Still Seeking Alzheimer's Understanding


Nutritional supplements, memory exercises, and other purported prevention methods for Alzheimer's Disease may not be effective. A panel of researchers reported these findings at the recent National Institutes of Health State-of-the-Science Conference in Bethesda, MD.

According to the Alzheimer’s Association, an estimated 5.3 million people in the U.S. have Alzheimer’s disease, costing a total of nearly $172 billion every year. The disease results in a decline of cognitive functions, including memory, learning and reasoning.

Dr. Martha Daviglus, professor of preventive medicine at Northwestern University’s Feinberg School of Medicine, chaired the panel that reviewed dozens of published studies and data sets. The panel also included 14 doctors and researchers from across the country to provide unbiased conclusions. Medill Reports spoke with Daviglus about her experience as chair of the panel and its conclusions.

The 2010 NIH State-of-the-Science Alzheimer's Disease Panel (Daviglus first row, second from right) Photo courtesy of NIHThe 2010 NIH State-of-the-Science Alzheimer's Disease Panel (Daviglus first row, second from right) Photo courtesy of NIHWhat preventive measures did you assess?
The panel found that there is no evidence supporting the use of various supplements and vitamins to prevent, treat and cure Alzheimer’s or cognitive decline. We therefore caution the public about spending money on the false hope that these products will have an effect on these diseases.

What is the outlook for preventive measures?
We concluded that there is no convincing scientific evidence supporting the efficacy of any purported preventive measure for Alzheimer’s disease or cognitive decline. A group of experts reviewed the published research and presented their findings during the conference. We are not saying that any particular preventive measure doesn’t work, we are only saying that the evidence is weak. With more and better quality research, some of these measures, or perhaps new measures, may indeed be shown effective.

How did you feel about chairing the panel?
As a cardiovascular epidemiologist, I realize how lucky we are because we already know enough about the major risk factors to make strong recommendations about prevention of cardiovascular disease. We also have many excellent treatments for the diseases of the circulatory system. Very sadly, the panel found that this is not the case in the field of Alzheimer’s research. Despite many studies that have reported one or more risk factors, preventive measures, or treatments for Alzheimer’s, we found that there is very little well-established evidence supporting these findings.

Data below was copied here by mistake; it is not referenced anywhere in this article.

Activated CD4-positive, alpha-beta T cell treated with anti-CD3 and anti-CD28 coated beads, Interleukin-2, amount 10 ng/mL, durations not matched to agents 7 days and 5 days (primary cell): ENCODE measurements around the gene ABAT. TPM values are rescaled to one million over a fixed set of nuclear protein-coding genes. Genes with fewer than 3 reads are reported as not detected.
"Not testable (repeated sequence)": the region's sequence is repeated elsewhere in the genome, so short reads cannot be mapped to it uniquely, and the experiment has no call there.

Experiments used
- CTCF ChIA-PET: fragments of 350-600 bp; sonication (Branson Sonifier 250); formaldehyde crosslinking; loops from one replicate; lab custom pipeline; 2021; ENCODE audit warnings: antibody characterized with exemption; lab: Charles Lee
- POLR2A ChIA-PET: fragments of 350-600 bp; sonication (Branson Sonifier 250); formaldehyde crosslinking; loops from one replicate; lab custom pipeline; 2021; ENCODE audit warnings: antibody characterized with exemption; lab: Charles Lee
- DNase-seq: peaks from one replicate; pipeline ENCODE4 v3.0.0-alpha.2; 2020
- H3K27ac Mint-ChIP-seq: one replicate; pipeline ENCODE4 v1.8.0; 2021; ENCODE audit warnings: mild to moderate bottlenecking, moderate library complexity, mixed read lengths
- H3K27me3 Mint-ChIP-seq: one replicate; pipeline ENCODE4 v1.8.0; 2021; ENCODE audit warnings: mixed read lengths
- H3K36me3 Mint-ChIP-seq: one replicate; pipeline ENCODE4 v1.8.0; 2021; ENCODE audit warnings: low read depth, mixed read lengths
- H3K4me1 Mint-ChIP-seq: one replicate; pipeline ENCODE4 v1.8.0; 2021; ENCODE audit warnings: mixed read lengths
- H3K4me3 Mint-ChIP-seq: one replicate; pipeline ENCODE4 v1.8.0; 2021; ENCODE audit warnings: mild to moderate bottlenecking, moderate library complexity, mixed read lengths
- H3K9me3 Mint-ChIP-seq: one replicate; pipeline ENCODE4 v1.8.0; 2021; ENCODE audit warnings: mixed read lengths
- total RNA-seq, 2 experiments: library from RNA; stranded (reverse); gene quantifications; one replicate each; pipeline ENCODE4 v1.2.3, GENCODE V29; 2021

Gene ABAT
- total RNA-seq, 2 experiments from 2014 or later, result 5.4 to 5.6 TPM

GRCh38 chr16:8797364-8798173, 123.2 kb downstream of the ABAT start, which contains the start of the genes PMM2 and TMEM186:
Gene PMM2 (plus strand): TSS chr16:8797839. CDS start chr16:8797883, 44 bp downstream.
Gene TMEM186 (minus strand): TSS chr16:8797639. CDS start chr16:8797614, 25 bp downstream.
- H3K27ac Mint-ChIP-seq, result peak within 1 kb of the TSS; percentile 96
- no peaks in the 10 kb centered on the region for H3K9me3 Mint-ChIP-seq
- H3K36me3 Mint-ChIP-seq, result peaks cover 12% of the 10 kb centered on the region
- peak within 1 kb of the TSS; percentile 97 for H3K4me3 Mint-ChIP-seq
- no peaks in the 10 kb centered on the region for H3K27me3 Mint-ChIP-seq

I was definitely honored that the NIH asked me to chair this important event. For me, it was a new and amazing experience. The panel had to assess the data, evaluate the quality of the studies that had been conducted to date, and judge the results. It was really intense and a lot of work. For example, the panel convened until midnight on the second day in order to complete our statement of findings on time.

Were you surprised by these findings?
I was surprised and disappointed. I appreciate now that we have a lot more knowledge about other diseases. Panel members expressed concern that we could not provide better answers and give more hope to the public.

Is Alzheimer’s susceptibility determined by genes?
It appears that a variation at the apolipoprotein gene is associated with higher risk of Alzheimer’s disease and cognitive decline. But that doesn’t mean that everybody who has this variation will develop these problems. We need to conduct more studies among stratified and diverse populations which include people with and without this gene variant to determine the strength of this factor.

What advice do you have for people with Alzheimer’s in their family?
Until better preventive measures and treatments are discovered, the focus should be on achieving a physically and mentally healthy lifestyle and the prevention of the well-known major risk factors for chronic diseases.

Do you believe finding a cure for Alzheimer’s is a realistic goal for the future?
Yes, this is a realistic goal, and as researchers, we all hope that one day we will find not only a cure for Alzheimer’s, but for many other conditions. We shouldn’t lose hope. However, it is only through research that this goal will be realized.


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